When they entered the hall, and saw the hospitable and noblehearted Rudiger lying dead, the lamentations of Dietrich of Berne's messengers were excessive, and Wolfhart could not refrain from insulting the heroes of Burgundy, who refused to deliver the body. Folker answering in the same style, Wolfhart broke loose from Hildebrand, who would have kept the peace, and struck the fiddler a mighty blow,—but the fiddler felled him dead in return. Nothing could now restrain the heroes from the fight. Folker slew Sighestab, and the wise old Hildebrand slew Folker, whose “red fiddlestick” thus at last dropped from his hand. Helfrich, Dietrich's last nephew, and Ghiseler, Gunter's last brother, exchanged death-wounds with one another ;-80 that, at length, none remained on either side, except Haghen, King Gunter, and Hildebrand. The wise Hildebrand endeavoured to carry off the body of the brave Wolfhart, but he was put to flight by Haghen, and flying to Dietrich, told him all that had happened. Then the mighty Dietrich of Berne armed himself, and going to the hall where Haghen and Gunter stood among the dead, bade them surrender : they refused. Upon this, Dietrich attacked Haghen, and, after a fierce combat, bound him, and carried him to Chrimhild, imploring that queen not to take his life. Dietrich returned to the hall, and, after another hard fight, also brought King Gunter bound. The Knight of Berne then departed, loudly lamenting.
Chrimhild offered Haghen his life if he would tell where he had concealed the Niebelungen treasure ; but Haghen, well knowing her malice, refused the condition.
“Then I'll bring it to an end,' spake the noble Siegfried's wife.
Off they struck his head, and she grasped it by the hair!”
“When that sorrowing hero his master's head did see,
Thou hast brought it to an end, and quenched thy bloody thirst;
Never, thou fiend-like woman, that treasure shalt thou nigh!!”
"Foully hast thou spoken;' thus she spake with eager word;
Up and spake old Hildebrand,—Thus she shall not speed;
THE CLERK'S TALE.
FROM CHAUCER'S CANTERBURY TALES. In our 'Half-Hours with the Best Authors,' will be found the story which Chaucer has given us in . The Clerk's Tale,' as it was told by Boccaccio. Chaucer says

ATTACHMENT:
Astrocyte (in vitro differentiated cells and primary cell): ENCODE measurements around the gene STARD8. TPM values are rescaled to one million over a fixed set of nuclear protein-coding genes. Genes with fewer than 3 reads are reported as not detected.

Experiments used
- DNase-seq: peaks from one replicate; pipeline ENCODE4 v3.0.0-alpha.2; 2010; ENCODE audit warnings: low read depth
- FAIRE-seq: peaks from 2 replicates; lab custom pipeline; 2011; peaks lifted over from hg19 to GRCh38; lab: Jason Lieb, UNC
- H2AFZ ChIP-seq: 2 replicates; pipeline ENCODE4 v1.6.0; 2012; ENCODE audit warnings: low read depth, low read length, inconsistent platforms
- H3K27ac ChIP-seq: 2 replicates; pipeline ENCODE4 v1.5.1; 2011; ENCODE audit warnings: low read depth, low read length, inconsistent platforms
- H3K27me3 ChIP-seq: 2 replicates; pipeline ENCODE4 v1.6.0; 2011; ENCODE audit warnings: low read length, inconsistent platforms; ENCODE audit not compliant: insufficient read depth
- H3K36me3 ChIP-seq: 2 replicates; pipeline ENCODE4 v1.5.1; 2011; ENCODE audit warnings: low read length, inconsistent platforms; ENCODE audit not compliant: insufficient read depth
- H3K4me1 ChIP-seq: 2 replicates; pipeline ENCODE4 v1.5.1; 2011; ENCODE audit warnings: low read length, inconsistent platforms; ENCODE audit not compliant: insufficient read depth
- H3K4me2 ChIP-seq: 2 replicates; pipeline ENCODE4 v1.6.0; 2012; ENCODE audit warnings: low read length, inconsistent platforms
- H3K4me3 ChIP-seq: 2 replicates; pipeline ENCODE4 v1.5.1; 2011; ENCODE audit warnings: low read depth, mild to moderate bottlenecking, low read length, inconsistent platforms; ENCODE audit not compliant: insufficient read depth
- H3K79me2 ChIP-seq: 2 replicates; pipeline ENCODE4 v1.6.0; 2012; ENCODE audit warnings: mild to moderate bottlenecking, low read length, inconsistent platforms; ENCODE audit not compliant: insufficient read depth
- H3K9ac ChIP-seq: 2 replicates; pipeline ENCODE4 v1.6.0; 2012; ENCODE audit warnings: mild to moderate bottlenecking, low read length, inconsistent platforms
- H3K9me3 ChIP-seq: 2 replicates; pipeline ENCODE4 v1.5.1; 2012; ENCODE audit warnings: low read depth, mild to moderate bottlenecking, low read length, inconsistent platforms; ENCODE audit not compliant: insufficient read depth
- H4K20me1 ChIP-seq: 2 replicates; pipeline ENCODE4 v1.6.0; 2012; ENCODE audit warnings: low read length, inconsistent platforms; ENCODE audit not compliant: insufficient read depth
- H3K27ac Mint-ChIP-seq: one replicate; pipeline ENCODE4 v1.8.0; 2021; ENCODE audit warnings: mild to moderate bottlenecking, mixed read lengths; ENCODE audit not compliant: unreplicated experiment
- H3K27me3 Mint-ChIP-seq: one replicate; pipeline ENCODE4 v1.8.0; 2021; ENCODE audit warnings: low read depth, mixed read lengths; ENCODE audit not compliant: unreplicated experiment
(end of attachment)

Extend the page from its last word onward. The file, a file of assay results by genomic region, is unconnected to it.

“I will tell you a tale which that I
Learned at Padua of a worthy clerk,
Hight this clerk.” Mr. Tyrwhitt, in his admirable edition of Chaucer, says:-“It is not easy to say why Chaucer should choose to own an obligation for this tale to Petrarch rather than to Boccace, from whose 'Decameron' it was translated by Petrarch, in 1373, the year before his death, as appears by a remarkable letter, which he sent with his translation to Boccace. It should seem, too, from the same letter, that the story was not invented by Boccace; for Petrarch says, "that it had always pleased him when he had heard it many years before, whereas he had not seen the * Decameron' till very lately."
On the west side of Italy, by the base of Mount Vesulus, there is a fruitful and pleasant plain, where many a town and tower founded in old times may be seen, and the name of this country is Saluces. A | Marquis named Walter was, at one time, lord of that land, as his fathers had been before him. He was a man beloved for himself, and dreaded for his power and position. He was young, of a fair person and strong, full of honour and courtesy, and possessing discretion enough to guide his people. In some things, however, he was to blame; he considered nothing of the future, all his thoughts were upon the present and passing pleasure. He hawked and he hunted, and let weightier cares and duties slide by; above all, he would not marry, and for that especially his people grieved.
One day, accordingly, they went to him in a crowd, and one of them thus spoke: “O noble Marquis, your humanity giveth us boldness to tell you our grief. Accept, then, lord, of your gentleness, what we, with piteous hearts, complain of unto you; let not your ears disdain my voice,
“For certes, lord, so well us liketh you
And all your work, and e'er have done, that we